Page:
Fig. 1: Blockade of CD47, an anti-phagocytosis molecule over-expressed in glioblastoma (GBM), does not produce significant antitumor effect.

a Immunohistochemistry analyses showing that CD47 expression is significantly elevated in GBM as compared to normal brain tissues from patient samples. Scale bar = 200 μm. n = 6/group. Unpaired student’s t test. Error bar = mean ± standard deviation. b CD47 blockade resulted in a modest increase in murine GBM cell phagocytosis by BM phagocytes. n = 5/group. **p < 0.01 compared to IgG (unpaired Student’s t test). c The tumor growth inhibitory effect of CD47 blockade was less than temozolomide. n = 8/group. d CD47 blockade did not result in improved animal survival over temozolomide treatment. n = 8/group. p = 0.1 (log-rank test). e No significant changes were noted in the intratumoral total (F4/80) or activated BM phagocytes (Iba1), CD4+ or CD8+ T cells after anti-CD47 antibody treatment. n = 8/group. Error bar = mean ± standard deviation. n.s. not significant.

TMZ treatment induces ER-stress in GBM

To identify strategies that can improve the effect of CD47 blockade, we next assessed whether TMZ, a DNA alkylating agent that is part of the standard of care treatment for GBM13, can increase pro-phagocytosis signals on GBM cells. The TMZ treatment had growth inhibitory effects on the glioma cells (Supplementary Fig. 3). We found that glioma cells treated with TMZ transiently increased the translocation of the chaperone protein calreticulin, a pro-phagocytosis molecule that interacts with low density lipoprotein receptor-related protein 1 (LRP1)/CD91 receptor on phagocytes, from the ER lumen to the plasma membrane in a dose-dependent manner (Fig. 2a, b). This effect was not observed in normal BM cells (Fig. 2c). The translocation of calreticulin is associated with increased phagocytosis of tumor cells (Fig. 2d, Supplementary Fig. 4) and transcription of ER stress response-specific targets damage inducible protein 3 (DDIT3), homocysteine inducible ER protein with ubiquitin like domain 1 (HERPUD1), growth arrest and DNA damage inducible alpha (GADD45α) (Fig. 2e, Supplementary Fig. 5), as well as protein expression of binding immunoglobulin protein (BiP) and C/EBP homologous protein (CHOP) Fig. 2f, Supplementary Fig. 6)14,15. TMZ treatment also promoted phosphorylation of eukaryotic translation initiation factor 2A (eIF2A) at serine 51 (Fig. 2f, Supplementary Fig. 6), an event that is required for calreticulin translocation to the cell surface, consistent with the activation of the PKR-like ER kinase branch of unfolded protein response16,17,18. TMZ treatment did not induce significant apoptosis until the dose exceeded 500 μM (Supplementary Fig. 7a). We did not observe a significant increase in the release of HMGB1 after TMZ treatment at lower concentrations (50 or 100 μM) (Supplementary Fig. 7b), suggesting that the calreticulin translation likely occurred during early phases of apoptosis or within surviving cells. High concentration TMZ (800 μM) treatment induced substantial apoptosis of the THP-1 cell line (Supplementary Fig. 7c). Treatment of the glioma cells with the ER stress inhibitor 4-phenylbutyric acid (4-PBA) largely abrogated TMZ-induced calreticulin translocation and phagocytosis (Fig. 2g)19, supporting a critical role of ER stress responses in generating these effects.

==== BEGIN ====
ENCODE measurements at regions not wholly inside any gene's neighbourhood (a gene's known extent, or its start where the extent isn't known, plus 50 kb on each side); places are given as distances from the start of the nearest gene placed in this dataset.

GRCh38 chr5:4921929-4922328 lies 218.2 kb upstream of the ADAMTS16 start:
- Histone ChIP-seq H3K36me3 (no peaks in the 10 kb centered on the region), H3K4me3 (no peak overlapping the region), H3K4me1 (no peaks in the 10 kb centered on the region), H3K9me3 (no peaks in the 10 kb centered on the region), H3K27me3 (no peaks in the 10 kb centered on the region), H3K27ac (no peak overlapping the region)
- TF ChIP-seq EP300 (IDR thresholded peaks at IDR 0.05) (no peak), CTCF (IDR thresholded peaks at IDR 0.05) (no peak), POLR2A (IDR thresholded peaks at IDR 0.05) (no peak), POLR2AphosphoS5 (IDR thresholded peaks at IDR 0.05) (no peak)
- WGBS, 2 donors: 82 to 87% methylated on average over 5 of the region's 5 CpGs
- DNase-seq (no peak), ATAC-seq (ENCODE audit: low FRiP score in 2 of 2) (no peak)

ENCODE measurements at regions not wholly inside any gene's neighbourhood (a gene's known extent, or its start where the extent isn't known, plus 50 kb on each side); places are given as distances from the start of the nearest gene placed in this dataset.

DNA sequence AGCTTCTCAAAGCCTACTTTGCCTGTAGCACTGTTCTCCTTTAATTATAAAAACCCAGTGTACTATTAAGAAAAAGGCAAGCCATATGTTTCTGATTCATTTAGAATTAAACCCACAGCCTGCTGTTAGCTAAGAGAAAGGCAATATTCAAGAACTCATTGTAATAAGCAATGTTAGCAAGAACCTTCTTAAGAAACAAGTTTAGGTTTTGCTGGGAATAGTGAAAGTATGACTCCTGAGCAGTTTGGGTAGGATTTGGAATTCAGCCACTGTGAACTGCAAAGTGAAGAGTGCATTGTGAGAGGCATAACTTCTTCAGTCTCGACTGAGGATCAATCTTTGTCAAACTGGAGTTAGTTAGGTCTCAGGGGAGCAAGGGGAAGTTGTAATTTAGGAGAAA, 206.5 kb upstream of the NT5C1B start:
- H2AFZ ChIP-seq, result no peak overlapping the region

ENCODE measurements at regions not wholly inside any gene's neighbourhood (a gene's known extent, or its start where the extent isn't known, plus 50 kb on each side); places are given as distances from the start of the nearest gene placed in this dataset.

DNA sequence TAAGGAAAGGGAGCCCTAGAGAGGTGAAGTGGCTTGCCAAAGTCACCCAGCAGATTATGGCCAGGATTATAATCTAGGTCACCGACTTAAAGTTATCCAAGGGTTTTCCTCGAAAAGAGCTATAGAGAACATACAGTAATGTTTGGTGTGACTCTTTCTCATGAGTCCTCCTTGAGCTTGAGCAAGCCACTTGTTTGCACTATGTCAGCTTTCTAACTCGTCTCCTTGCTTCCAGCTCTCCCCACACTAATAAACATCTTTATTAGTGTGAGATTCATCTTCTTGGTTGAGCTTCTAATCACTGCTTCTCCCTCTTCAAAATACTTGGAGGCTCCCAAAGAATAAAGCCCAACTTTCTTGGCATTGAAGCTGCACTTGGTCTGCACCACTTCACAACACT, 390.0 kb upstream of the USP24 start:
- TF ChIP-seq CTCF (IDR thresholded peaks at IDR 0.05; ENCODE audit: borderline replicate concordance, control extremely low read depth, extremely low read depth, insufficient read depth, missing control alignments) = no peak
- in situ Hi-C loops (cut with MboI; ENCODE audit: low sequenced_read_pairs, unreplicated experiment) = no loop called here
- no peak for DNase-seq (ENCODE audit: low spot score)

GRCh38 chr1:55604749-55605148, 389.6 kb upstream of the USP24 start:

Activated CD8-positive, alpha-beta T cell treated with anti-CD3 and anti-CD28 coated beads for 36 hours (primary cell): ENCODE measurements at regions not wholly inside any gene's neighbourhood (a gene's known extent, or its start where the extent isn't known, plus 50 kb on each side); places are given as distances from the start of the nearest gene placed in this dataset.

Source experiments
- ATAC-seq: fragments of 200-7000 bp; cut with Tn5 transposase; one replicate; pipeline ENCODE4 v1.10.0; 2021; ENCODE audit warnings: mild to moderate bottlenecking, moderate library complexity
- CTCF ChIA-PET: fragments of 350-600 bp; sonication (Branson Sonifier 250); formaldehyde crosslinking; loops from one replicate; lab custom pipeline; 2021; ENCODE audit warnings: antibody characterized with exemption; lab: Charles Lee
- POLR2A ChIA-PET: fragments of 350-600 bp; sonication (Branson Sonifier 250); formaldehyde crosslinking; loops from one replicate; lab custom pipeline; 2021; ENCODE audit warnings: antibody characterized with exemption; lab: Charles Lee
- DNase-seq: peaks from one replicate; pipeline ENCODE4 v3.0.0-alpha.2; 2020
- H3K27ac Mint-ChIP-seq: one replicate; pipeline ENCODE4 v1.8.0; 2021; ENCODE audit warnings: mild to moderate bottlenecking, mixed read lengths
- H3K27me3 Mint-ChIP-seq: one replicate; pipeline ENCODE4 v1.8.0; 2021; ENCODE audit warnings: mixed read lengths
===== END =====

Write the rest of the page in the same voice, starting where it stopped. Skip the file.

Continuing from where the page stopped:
Fig. 2: Temozolomide (TMZ) promotes GBM cell phagocytosis by bone marrow (BM)-derived phagocytes.